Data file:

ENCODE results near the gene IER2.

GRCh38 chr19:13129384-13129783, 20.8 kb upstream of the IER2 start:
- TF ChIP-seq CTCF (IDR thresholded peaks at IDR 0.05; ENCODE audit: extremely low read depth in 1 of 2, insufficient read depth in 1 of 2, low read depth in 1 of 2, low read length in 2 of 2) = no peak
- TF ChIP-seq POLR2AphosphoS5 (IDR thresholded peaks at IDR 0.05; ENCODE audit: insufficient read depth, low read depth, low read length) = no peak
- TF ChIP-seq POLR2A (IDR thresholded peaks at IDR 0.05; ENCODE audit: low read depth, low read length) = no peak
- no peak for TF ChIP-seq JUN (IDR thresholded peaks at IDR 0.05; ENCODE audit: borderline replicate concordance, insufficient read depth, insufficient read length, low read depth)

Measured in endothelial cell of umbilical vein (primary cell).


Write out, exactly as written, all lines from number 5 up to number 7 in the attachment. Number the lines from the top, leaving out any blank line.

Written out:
- TF ChIP-seq POLR2A (IDR thresholded peaks at IDR 0.05; ENCODE audit: low read depth, low read length) = no peak
- no peak for TF ChIP-seq JUN (IDR thresholded peaks at IDR 0.05; ENCODE audit: borderline replicate concordance, insufficient read depth, insufficient read length, low read depth)

Measured in endothelial cell of umbilical vein (primary cell).